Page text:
Today Moderna announced that its COVID-19 vaccine is 94.5 percent effective. As with the Pfizer announcement earlier, it’s hard to tell exactly what that means. But, based on the article cited just above, it appears to be 95% effective in preventing disease severe enough that the infected person sought medical treatment and was tested and found to have COVID-19.
This is based on a total of five COVID-19 cases diagnosed among persons vaccinated, versus 90 among the placebo (non-vaccinated) group in their clinical trial.
Up to now, no information suggested that the Moderna vaccine would be this effective. And, certainly, their lack of track record (at ever having produced a successful vaccine) did not bode well for success. Accordingly, I had assumed that Moderna’s COVID-19 vaccine would be just as (un) successful as all their prior attempts at making a vaccine.
I was wrong.
That said, I am still puzzling over an event that occurred two months ago.
Two months ago, we got news that (some) vaccine sponsored by the US had just 70% immunogenicity. See Post #815, dated September 16, 2020. That is, just 70% of persons treated with the vaccine produced the appropriate antibodies against COVID-19. That would have set an upper limit on effectiveness of no more than 70%, and set a likely effectiveness of (perhaps) 55%.
This was the episode in which the director of the CDC talked, on camera, about masks providing better protection against COVID-19 than a vaccine. That was when he announced the 70% immunogenicity of (whatever) vaccine he was referring to.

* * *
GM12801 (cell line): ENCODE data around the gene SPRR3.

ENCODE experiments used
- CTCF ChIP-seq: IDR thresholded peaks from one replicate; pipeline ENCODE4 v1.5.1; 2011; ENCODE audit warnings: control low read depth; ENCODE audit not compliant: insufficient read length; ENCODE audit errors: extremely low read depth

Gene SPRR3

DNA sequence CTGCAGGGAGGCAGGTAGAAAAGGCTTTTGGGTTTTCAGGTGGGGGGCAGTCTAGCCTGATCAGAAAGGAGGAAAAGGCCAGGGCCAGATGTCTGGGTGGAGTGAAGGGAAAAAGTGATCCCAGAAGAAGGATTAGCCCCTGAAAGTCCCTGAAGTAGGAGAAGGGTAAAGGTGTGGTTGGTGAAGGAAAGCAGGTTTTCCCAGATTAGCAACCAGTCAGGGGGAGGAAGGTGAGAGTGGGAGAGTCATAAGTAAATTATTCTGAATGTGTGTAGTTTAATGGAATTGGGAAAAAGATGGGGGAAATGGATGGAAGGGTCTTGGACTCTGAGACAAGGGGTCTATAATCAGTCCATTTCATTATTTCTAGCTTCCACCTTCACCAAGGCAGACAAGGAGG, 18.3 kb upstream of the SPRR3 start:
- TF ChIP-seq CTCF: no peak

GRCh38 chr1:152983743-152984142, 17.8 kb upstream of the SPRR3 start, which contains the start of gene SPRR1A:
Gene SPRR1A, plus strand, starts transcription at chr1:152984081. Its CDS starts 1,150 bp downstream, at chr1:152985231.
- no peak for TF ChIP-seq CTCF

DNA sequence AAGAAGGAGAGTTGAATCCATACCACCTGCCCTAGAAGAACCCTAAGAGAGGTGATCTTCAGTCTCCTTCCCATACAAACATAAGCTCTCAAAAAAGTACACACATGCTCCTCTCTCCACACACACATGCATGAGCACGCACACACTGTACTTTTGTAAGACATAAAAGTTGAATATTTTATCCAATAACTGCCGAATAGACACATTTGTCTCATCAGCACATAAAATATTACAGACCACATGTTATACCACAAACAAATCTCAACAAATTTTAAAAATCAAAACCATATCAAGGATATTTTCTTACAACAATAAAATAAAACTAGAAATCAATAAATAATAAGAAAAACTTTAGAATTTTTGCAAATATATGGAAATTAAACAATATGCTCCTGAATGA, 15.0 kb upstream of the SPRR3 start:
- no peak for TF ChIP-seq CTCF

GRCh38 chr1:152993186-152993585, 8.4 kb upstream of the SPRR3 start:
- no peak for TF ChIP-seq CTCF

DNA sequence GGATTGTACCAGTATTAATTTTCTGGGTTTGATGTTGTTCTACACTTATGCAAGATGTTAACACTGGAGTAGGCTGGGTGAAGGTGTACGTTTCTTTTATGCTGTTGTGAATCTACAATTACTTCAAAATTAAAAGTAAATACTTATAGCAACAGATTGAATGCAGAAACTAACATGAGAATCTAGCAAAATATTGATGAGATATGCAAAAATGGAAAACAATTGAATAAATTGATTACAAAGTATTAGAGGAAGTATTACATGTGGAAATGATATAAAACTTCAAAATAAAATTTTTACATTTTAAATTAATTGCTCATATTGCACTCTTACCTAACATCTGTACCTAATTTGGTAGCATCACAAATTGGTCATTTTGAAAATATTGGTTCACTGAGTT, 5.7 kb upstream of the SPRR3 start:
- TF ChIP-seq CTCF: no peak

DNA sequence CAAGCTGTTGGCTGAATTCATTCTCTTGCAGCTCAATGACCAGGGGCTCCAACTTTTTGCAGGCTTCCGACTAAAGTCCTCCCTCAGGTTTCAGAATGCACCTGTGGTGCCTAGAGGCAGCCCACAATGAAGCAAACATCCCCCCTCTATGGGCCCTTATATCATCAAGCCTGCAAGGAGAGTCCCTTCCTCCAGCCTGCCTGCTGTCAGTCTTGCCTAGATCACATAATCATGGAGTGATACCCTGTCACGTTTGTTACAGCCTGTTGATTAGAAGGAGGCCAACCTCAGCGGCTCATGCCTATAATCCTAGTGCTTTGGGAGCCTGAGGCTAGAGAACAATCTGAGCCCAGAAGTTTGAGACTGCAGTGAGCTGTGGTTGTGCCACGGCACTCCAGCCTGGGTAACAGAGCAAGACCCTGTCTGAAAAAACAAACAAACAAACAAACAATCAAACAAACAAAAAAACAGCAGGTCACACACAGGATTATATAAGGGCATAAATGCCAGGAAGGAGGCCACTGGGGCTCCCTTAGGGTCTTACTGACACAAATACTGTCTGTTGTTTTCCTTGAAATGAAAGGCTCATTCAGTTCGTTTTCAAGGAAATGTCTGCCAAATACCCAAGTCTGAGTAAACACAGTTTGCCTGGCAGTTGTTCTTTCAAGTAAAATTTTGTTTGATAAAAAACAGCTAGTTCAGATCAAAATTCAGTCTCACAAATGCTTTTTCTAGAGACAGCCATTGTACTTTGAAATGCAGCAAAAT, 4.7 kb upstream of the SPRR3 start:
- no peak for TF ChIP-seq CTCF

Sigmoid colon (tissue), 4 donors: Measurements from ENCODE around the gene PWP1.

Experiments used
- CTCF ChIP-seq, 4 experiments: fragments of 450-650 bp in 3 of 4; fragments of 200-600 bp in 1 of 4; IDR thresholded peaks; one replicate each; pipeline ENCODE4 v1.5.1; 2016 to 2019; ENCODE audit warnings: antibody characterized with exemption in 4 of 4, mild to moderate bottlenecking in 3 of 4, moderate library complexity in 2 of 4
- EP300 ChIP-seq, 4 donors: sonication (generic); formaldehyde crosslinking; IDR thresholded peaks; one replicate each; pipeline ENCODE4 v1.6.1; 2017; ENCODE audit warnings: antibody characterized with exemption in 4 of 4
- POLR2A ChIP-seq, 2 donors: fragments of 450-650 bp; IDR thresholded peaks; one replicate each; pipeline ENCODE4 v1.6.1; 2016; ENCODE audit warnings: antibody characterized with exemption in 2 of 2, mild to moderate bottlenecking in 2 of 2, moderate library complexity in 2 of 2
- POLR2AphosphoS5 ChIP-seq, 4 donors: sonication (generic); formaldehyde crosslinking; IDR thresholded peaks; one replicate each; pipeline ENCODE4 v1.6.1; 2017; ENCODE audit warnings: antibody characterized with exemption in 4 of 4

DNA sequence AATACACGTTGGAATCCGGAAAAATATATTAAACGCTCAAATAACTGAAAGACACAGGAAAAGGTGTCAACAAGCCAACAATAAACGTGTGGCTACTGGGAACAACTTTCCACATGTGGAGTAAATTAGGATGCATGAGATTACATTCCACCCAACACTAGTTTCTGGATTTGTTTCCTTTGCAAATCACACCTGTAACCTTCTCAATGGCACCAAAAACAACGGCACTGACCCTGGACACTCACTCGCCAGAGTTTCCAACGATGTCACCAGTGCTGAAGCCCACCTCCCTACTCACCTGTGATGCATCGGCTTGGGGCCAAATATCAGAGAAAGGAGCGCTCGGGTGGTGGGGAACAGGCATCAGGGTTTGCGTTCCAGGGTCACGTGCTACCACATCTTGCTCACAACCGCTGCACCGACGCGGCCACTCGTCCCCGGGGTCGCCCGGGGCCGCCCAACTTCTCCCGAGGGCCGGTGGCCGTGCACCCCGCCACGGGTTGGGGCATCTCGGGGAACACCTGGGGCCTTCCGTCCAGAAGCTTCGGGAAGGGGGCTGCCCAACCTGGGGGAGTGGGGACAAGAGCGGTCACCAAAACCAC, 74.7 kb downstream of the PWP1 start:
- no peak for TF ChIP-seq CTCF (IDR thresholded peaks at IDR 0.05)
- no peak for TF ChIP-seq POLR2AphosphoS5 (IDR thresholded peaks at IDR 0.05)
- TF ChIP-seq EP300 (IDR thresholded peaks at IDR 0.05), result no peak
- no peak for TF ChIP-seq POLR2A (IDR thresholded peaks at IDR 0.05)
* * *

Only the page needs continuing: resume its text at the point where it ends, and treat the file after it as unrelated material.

The common assumption was that this was the Moderna vaccine. I.e., both the Johnson and Johnson and Pfizer vaccines had published their immunogenicity data months earlier, per Post #827, and showed virtually 100% immunogenicity.)
Now that I look a little harder, I have no clue what the CDC director could possibly have been talking about. By the date of that news conference, Moderna had also published its immungenicity data and showed high immunogenicity of its vaccine.
In any event, these results are not coming from the manufacturers, but from the Federal panel chosen to oversee the clinical trials. So, absent some wacky conspiracy theory, we have to take them at face value. Whatever-it-was that the CDC director was discussing two months ago is now just an odd and unexplained footnote. As was the fairly common expectation among infectious disease professionals that the COVID-19 vaccines would be far less effective than the Pfizer and Moderna vaccines appear to be.
As a final footnote, you cannot compare the effectiveness of these vaccines, as stated, with the effectiveness of the seasonal flu vaccine. The COVID-19 research is using a different measure than the flu vaccine research. For flu, they count as failures all persons with any evidence of infection with flu at any point, based on antibodies found in their blood. The “ineffective” flu cases include a significant fraction of individuals who were never sick with flu, and were only known after-the-fact to have been infected with flu, based on a blood test. By contrast, the COVID-19 results appears to be based on counts of individuals who had symptoms severe enough to prompt them to seek medical treatment, and then to get tested for COVID-19. Asymptomatic infections are never counted. Because of that, the effectiveness measures for the COVID-19 vaccines will appear higher than the effectiveness numbers for the seasonal flu vaccine.